Turkey with a Baby or Toddler

You will be able to find all of your baby and toddler necessities in Turkey from nappies and wipes to baby food and formula

These are available at the local supermarkets, Migros, Tansas, Kippa (Tesco) and Carrefour.  You will also find a selection of Baby foods, nappies and other necessities at local convenience stores.  If you are heading off the beaten track, you should stock up before you go as you may not be able to find the brands and types of food that your child is used to.


Most Turkish women discreetly breastfeed their babies in public. Bring a scarf or loose fitting clothes and you should not run into any difficulty, particularly in the more touristy areas.


You will find a good range of nappies including Pampers and Huggies.  They start around 24 lira (about £10 for about 62/72 in a pack).  The best Turkish brand for nappies is Molfix which are a little cheaper but only by a couple of lira.  It will be difficult to find changing facilities in Turkey outside of the department stores so make sure you bring a travel changing mat with you.

Powdered Formula

You will also find a good range of powdered formula in Turkey. Aptamil and Bebelac are the main name brands here and cost around 22 lira for a pack.  Turkish brands include Hero Baby by Ülker, Bebelac and Ülker and are slightly cheaper than the Aptamil. You will also be able to find Nestle and SMA in some stores. You can also get follow on formula and junior milk. If your child has allergies or is fussy then it is recommended to bring the brand of powdered formula that your baby is used to when travelling there as the local brands may not have instructions in English and may taste different to what your baby is used to.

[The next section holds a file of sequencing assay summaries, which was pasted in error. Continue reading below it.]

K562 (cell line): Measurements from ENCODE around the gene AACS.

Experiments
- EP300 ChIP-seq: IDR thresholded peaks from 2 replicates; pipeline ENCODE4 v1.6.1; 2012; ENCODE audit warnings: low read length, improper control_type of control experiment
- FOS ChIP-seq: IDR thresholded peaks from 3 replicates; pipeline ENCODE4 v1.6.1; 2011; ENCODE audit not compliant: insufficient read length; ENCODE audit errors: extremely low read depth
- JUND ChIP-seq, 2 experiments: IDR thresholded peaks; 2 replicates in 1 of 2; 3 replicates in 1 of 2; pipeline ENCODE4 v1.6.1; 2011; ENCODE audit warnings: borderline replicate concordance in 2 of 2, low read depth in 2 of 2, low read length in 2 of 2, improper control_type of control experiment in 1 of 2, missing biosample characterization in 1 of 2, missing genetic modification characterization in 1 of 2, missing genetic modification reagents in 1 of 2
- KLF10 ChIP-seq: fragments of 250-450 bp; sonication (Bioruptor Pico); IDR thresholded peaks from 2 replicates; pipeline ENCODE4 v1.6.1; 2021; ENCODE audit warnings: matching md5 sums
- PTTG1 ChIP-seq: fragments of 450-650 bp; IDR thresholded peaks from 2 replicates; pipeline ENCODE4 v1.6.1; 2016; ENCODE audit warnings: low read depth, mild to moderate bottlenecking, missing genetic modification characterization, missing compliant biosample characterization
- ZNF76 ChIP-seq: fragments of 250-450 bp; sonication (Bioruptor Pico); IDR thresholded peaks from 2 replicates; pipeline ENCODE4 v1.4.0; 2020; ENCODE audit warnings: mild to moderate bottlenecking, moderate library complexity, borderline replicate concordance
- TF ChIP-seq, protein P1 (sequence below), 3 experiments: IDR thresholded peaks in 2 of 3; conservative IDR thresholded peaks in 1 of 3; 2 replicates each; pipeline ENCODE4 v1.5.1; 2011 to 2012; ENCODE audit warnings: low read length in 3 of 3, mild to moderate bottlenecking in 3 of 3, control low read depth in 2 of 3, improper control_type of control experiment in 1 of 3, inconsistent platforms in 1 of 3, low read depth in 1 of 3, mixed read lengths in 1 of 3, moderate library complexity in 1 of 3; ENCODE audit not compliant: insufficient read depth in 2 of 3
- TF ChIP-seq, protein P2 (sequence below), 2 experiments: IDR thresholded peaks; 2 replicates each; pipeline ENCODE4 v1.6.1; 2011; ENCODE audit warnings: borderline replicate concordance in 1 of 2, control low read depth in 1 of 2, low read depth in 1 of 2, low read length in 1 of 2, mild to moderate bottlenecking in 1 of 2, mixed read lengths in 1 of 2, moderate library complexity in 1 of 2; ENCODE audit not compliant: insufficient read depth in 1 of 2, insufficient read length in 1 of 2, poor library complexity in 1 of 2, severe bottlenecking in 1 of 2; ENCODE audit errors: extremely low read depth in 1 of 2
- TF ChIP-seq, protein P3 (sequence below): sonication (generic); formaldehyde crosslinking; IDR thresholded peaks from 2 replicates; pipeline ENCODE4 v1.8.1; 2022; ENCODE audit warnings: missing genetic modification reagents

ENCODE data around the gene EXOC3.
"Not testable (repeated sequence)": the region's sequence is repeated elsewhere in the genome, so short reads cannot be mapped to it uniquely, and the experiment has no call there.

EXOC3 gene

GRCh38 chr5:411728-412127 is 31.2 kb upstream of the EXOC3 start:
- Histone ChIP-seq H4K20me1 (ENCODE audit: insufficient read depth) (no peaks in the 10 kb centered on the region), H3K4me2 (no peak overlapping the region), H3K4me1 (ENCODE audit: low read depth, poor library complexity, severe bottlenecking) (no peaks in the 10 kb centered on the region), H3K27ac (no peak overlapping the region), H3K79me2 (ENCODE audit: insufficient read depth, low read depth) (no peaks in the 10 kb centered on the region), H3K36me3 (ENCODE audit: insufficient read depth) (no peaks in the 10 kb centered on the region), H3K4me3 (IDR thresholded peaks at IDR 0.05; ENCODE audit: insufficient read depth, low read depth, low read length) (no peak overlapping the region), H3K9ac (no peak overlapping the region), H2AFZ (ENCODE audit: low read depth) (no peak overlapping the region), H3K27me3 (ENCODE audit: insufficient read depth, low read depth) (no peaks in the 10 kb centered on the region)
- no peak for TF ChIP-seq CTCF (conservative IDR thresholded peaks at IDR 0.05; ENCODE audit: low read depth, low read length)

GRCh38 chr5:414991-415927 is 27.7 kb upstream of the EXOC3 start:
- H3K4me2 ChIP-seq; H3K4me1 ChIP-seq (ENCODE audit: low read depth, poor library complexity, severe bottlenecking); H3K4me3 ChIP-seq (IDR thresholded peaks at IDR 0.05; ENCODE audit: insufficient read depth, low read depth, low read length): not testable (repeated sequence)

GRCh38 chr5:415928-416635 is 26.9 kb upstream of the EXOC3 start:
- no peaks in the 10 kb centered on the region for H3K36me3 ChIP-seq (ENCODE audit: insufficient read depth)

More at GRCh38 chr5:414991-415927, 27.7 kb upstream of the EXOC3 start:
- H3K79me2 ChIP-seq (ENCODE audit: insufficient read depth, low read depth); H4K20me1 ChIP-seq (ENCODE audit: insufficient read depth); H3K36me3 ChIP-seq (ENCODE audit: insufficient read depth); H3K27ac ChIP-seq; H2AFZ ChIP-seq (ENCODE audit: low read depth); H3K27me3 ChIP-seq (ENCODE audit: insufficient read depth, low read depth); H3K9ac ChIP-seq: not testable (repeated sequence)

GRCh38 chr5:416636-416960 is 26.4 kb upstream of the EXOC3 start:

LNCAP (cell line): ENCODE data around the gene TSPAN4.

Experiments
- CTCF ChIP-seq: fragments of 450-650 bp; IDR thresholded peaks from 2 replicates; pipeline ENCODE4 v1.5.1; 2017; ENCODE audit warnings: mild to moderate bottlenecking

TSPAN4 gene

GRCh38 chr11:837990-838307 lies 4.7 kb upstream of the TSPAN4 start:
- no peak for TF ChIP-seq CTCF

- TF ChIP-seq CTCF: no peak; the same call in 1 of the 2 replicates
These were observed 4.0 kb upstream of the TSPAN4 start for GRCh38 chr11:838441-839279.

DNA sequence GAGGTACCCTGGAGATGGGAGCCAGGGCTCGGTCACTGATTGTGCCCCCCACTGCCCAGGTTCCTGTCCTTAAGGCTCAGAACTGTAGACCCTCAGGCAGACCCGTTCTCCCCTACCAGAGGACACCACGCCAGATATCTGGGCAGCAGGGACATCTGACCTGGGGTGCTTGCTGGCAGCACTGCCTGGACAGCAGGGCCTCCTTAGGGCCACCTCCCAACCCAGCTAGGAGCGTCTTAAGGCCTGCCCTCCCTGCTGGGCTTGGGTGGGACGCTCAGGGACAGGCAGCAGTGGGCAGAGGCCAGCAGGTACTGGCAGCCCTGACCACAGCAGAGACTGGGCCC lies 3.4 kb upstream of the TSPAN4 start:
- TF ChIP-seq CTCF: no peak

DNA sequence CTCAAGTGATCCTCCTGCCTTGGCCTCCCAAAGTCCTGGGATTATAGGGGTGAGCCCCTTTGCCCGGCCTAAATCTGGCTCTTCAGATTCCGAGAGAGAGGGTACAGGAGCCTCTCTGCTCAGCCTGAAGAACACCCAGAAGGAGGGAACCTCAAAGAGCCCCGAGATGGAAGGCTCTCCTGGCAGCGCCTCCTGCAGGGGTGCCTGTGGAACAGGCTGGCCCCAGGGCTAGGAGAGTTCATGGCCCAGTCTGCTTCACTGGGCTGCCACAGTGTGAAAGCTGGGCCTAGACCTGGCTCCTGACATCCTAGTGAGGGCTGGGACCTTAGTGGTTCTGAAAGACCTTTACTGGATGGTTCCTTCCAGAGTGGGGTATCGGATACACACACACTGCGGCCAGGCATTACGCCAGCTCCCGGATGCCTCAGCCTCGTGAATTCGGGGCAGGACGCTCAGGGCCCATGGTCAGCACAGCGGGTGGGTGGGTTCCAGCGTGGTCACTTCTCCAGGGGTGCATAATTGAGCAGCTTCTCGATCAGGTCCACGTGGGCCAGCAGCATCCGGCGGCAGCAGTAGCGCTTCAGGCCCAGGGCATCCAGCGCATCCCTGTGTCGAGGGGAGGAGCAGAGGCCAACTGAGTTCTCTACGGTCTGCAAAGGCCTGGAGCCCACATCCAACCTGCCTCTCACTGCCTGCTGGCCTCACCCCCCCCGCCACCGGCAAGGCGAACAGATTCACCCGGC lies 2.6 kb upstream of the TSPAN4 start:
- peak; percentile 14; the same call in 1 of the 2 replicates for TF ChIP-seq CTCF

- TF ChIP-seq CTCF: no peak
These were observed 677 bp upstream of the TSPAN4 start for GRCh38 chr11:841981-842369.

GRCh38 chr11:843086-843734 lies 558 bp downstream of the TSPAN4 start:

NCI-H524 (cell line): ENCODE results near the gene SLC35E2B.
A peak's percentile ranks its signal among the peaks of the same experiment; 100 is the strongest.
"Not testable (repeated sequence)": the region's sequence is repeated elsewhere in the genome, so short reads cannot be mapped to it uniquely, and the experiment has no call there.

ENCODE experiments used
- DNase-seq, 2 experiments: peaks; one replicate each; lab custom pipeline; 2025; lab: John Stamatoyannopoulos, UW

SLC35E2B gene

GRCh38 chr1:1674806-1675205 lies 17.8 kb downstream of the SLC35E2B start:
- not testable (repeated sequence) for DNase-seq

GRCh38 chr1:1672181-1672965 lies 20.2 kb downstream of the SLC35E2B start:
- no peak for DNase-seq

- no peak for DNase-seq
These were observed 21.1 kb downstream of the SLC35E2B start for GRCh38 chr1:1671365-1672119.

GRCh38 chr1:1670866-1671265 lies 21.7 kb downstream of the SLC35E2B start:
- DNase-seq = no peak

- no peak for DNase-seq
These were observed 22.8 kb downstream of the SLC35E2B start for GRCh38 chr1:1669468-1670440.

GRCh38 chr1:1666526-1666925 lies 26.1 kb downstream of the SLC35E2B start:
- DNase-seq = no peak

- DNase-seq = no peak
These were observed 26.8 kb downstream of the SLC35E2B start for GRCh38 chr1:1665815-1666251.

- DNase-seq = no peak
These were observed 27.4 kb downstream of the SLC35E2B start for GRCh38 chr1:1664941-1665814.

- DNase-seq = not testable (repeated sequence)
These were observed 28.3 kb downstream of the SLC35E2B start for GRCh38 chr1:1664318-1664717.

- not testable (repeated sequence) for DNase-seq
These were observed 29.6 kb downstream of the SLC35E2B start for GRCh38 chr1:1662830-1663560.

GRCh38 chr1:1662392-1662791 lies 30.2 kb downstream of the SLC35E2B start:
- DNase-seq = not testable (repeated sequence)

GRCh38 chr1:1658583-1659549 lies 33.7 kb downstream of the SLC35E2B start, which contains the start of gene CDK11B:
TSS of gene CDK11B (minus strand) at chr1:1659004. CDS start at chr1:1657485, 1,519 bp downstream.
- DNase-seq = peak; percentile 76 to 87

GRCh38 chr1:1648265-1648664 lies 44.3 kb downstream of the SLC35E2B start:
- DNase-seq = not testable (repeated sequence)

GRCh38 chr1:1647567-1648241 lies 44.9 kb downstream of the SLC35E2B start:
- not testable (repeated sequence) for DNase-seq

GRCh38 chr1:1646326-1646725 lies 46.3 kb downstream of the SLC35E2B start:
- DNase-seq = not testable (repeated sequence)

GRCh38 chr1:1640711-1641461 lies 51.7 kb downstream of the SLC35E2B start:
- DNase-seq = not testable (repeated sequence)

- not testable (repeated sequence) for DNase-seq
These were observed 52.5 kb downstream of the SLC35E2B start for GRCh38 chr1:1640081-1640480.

Baby Food

There is a good variety of jarred baby food such as Organic which is similar to what you would get in the UK/US.   Baby food in jars starts around 2.50 lira. You will also find a good range of baby rice and wholemeal options of baby rice. Oat Bran baby rice is called Yulaflı.  Baby rice depending where you buy it starts at 5 lira up to about 11 lira. You can also get rusks and baby biscuits here and other food options like yoghurt and of course the markets offer great fresh fruits and vegetables if you wish you make your own food for your child while visiting.

Water Quality

The water in Turkey is of very poor quality and it is very important that babies and toddlers do not ingest it at all. Used bottled water for everything, don’t eat raw food that has been washed in water and don’t get ice cubes in drinks. When brushing teeth, used bottled water only. You will be able to buy bottled water everywhere in Turkey and it is relatively cheap.

Sun & Heat

Turkey gets extremely hot during the summer months, particularly in July and August. Extra precautions must be taken at these times avoid over heating, sunburn, dehydration, heat exhaustion and heat stroke. There are mosquitos in Turkey although they do not carry malaria although there have been outbreaks. Check the NHS Fit for Travel website for updates and health warnings in the region. It is best to bring a mosquito net and other forms of protection from bites such as patches or repellents. For information on products to help protect against bites click here.

Doctors & Pharmacies

It is advisable to bring a good first aid kit with you to Turkey along with over the counter pain relief medication such as Calpol, although Calpol and Ibuprofen medications for babies are available in pharmacies throughout the country. If you will be staying in Istanbul or in a popular tourist spot, you will find that pharmacists will speak English and will be able to assist you with dealing with minor ailments and injuries. If you or your child needs a doctor, your hotel or local pharmacist will be able to give you the name of a local doctor or direct you to the nearest hospital.